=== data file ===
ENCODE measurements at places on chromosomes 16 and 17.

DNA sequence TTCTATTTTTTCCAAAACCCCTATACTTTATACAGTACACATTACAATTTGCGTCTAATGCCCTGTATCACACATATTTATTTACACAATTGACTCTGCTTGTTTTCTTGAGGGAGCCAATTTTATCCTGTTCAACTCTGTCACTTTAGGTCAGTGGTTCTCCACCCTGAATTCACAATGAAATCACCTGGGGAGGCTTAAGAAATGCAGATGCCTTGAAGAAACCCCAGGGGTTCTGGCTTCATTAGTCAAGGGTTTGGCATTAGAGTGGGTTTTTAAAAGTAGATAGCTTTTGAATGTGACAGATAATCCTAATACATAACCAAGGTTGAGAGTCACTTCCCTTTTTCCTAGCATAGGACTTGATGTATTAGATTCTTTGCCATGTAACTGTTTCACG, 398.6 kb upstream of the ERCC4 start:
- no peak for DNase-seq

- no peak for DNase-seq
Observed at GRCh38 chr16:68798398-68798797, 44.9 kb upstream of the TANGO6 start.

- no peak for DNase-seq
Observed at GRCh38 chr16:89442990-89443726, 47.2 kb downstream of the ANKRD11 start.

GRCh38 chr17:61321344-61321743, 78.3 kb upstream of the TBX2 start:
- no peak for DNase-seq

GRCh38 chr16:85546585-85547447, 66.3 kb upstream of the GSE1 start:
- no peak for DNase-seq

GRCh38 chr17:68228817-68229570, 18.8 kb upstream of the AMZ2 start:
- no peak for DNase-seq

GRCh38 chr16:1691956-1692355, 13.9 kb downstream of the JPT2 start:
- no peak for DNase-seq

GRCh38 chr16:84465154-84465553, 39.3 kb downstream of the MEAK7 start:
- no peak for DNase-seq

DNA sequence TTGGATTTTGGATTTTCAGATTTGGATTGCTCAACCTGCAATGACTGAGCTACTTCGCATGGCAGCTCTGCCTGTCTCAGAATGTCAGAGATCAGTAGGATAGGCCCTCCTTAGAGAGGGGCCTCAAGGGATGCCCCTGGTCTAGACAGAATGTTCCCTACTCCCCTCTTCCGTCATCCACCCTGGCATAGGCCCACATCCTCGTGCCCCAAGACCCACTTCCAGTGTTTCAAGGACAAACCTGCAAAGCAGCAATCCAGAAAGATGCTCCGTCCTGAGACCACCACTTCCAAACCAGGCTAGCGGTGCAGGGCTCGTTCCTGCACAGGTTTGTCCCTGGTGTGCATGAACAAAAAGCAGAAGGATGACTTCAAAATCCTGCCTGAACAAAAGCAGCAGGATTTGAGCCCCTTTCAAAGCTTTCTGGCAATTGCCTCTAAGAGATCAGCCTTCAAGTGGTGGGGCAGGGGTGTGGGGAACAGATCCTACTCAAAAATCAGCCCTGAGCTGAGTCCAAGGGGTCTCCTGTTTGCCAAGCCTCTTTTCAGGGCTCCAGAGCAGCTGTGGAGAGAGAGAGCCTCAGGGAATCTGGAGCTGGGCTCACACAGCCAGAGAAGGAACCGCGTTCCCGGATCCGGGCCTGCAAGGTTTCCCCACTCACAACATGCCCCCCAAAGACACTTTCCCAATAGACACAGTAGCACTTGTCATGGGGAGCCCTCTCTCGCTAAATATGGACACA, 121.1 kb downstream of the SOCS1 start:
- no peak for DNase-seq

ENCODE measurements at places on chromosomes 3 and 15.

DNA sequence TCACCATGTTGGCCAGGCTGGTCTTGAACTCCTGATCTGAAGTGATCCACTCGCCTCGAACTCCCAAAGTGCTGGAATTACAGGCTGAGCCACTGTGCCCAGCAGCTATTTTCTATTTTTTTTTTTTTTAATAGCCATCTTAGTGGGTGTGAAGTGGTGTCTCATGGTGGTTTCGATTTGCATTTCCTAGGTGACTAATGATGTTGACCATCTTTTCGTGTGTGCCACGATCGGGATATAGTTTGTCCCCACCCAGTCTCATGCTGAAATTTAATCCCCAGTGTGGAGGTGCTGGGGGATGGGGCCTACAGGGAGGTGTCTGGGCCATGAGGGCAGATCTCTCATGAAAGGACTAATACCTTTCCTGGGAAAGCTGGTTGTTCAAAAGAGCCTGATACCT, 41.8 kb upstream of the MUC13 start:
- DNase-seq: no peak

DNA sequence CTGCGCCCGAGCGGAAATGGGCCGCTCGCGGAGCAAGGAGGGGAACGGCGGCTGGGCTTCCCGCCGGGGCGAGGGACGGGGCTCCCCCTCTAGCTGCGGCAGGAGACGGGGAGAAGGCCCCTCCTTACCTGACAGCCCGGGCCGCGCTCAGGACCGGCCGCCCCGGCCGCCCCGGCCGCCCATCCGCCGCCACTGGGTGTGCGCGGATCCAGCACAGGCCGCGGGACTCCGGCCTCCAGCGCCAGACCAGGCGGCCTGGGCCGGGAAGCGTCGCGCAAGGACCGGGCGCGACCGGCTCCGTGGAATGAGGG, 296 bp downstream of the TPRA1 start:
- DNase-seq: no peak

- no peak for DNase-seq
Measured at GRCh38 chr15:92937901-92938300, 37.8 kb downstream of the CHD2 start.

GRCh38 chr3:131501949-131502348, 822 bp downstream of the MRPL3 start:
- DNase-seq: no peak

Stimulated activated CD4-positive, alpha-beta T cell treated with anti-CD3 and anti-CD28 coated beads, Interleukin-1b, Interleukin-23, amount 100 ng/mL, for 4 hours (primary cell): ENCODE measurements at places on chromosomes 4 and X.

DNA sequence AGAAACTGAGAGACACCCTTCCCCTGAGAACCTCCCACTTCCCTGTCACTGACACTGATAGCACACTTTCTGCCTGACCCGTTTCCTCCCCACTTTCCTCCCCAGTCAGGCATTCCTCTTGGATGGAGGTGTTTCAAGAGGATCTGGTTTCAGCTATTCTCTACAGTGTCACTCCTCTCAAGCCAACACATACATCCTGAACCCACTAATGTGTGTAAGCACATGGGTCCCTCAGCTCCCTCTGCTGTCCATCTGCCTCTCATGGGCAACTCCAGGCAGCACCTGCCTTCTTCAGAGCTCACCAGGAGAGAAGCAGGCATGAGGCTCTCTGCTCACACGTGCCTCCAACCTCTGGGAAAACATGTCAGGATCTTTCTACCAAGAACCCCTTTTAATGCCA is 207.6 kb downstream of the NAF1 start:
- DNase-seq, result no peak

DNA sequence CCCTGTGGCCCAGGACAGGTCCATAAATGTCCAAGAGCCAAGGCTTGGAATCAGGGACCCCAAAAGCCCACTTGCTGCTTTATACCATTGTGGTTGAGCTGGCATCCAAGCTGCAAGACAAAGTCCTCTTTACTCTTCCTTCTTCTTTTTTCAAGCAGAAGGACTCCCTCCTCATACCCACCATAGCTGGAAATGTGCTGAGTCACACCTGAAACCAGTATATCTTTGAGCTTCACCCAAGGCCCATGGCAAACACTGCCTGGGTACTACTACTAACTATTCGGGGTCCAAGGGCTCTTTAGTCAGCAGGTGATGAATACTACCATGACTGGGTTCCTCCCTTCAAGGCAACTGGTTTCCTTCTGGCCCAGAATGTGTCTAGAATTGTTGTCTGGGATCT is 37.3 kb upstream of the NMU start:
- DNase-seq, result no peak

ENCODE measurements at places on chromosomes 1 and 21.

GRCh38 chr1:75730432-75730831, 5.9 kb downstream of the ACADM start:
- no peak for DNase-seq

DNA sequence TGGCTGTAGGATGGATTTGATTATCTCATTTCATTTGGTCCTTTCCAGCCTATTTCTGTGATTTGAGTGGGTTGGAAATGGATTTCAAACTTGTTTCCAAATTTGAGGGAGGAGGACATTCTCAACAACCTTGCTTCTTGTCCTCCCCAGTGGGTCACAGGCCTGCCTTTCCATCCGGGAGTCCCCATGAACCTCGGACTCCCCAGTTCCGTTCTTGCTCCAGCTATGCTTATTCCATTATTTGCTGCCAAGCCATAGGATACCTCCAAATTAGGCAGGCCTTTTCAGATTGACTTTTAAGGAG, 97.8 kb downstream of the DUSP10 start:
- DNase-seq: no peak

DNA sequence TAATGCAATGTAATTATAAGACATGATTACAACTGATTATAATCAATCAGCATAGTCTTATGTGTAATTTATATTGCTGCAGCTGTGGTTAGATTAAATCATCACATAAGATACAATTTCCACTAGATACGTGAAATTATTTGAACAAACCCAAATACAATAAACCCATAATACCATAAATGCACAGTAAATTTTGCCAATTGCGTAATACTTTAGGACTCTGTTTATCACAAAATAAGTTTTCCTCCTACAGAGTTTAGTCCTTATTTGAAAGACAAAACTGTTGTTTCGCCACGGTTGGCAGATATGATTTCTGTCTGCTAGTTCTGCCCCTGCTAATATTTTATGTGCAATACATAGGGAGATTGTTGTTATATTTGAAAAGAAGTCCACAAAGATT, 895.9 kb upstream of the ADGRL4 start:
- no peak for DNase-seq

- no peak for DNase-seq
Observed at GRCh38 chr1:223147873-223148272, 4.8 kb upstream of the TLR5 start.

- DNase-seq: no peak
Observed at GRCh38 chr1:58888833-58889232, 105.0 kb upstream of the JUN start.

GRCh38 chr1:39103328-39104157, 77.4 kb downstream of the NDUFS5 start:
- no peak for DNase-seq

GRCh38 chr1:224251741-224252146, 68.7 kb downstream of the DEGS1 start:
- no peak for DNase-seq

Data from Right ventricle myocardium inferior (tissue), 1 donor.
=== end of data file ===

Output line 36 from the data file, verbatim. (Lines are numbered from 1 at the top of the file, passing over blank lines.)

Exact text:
- no peak for DNase-seq